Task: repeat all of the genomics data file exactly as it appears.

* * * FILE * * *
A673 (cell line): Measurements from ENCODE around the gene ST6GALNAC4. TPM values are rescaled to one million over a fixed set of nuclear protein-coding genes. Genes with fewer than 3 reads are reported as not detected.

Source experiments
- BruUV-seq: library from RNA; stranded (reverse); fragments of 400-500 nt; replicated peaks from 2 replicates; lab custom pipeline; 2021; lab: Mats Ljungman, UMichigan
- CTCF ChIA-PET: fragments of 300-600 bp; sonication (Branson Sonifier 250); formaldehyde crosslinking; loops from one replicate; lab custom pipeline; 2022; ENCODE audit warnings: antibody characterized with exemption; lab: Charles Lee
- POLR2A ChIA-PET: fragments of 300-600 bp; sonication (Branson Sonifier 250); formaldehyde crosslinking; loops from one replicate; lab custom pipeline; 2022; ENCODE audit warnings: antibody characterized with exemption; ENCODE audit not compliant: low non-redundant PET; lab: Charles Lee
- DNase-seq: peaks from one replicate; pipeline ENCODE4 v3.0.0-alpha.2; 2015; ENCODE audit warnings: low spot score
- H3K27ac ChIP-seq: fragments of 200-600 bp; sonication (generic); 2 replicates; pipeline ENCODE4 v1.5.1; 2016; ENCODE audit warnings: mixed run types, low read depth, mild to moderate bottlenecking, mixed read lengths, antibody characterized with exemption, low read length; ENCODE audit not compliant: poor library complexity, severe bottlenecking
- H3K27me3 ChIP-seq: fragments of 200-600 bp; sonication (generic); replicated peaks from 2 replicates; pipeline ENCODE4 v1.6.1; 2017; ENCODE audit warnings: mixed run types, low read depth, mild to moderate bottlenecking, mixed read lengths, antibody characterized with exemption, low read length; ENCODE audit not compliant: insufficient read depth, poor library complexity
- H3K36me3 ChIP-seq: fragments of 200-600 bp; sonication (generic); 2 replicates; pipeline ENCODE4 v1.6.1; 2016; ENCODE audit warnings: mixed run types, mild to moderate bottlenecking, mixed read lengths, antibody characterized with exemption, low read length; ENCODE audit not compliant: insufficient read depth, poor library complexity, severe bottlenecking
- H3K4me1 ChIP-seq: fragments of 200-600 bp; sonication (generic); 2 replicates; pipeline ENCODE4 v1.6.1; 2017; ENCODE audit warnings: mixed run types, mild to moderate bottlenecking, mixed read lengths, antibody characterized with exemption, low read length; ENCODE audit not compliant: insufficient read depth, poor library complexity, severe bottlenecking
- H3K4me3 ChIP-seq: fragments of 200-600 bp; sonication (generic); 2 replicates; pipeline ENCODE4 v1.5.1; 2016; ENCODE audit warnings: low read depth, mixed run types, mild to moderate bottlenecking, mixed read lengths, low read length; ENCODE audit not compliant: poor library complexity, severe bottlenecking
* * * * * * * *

A673 (cell line): Measurements from ENCODE around the gene ST6GALNAC4. TPM values are rescaled to one million over a fixed set of nuclear protein-coding genes. Genes with fewer than 3 reads are reported as not detected.

Source experiments
- BruUV-seq: library from RNA; stranded (reverse); fragments of 400-500 nt; replicated peaks from 2 replicates; lab custom pipeline; 2021; lab: Mats Ljungman, UMichigan
- CTCF ChIA-PET: fragments of 300-600 bp; sonication (Branson Sonifier 250); formaldehyde crosslinking; loops from one replicate; lab custom pipeline; 2022; ENCODE audit warnings: antibody characterized with exemption; lab: Charles Lee
- POLR2A ChIA-PET: fragments of 300-600 bp; sonication (Branson Sonifier 250); formaldehyde crosslinking; loops from one replicate; lab custom pipeline; 2022; ENCODE audit warnings: antibody characterized with exemption; ENCODE audit not compliant: low non-redundant PET; lab: Charles Lee
- DNase-seq: peaks from one replicate; pipeline ENCODE4 v3.0.0-alpha.2; 2015; ENCODE audit warnings: low spot score
- H3K27ac ChIP-seq: fragments of 200-600 bp; sonication (generic); 2 replicates; pipeline ENCODE4 v1.5.1; 2016; ENCODE audit warnings: mixed run types, low read depth, mild to moderate bottlenecking, mixed read lengths, antibody characterized with exemption, low read length; ENCODE audit not compliant: poor library complexity, severe bottlenecking
- H3K27me3 ChIP-seq: fragments of 200-600 bp; sonication (generic); replicated peaks from 2 replicates; pipeline ENCODE4 v1.6.1; 2017; ENCODE audit warnings: mixed run types, low read depth, mild to moderate bottlenecking, mixed read lengths, antibody characterized with exemption, low read length; ENCODE audit not compliant: insufficient read depth, poor library complexity
- H3K36me3 ChIP-seq: fragments of 200-600 bp; sonication (generic); 2 replicates; pipeline ENCODE4 v1.6.1; 2016; ENCODE audit warnings: mixed run types, mild to moderate bottlenecking, mixed read lengths, antibody characterized with exemption, low read length; ENCODE audit not compliant: insufficient read depth, poor library complexity, severe bottlenecking
- H3K4me1 ChIP-seq: fragments of 200-600 bp; sonication (generic); 2 replicates; pipeline ENCODE4 v1.6.1; 2017; ENCODE audit warnings: mixed run types, mild to moderate bottlenecking, mixed read lengths, antibody characterized with exemption, low read length; ENCODE audit not compliant: insufficient read depth, poor library complexity, severe bottlenecking
- H3K4me3 ChIP-seq: fragments of 200-600 bp; sonication (generic); 2 replicates; pipeline ENCODE4 v1.5.1; 2016; ENCODE audit warnings: low read depth, mixed run types, mild to moderate bottlenecking, mixed read lengths, low read length; ENCODE audit not compliant: poor library complexity, severe bottlenecking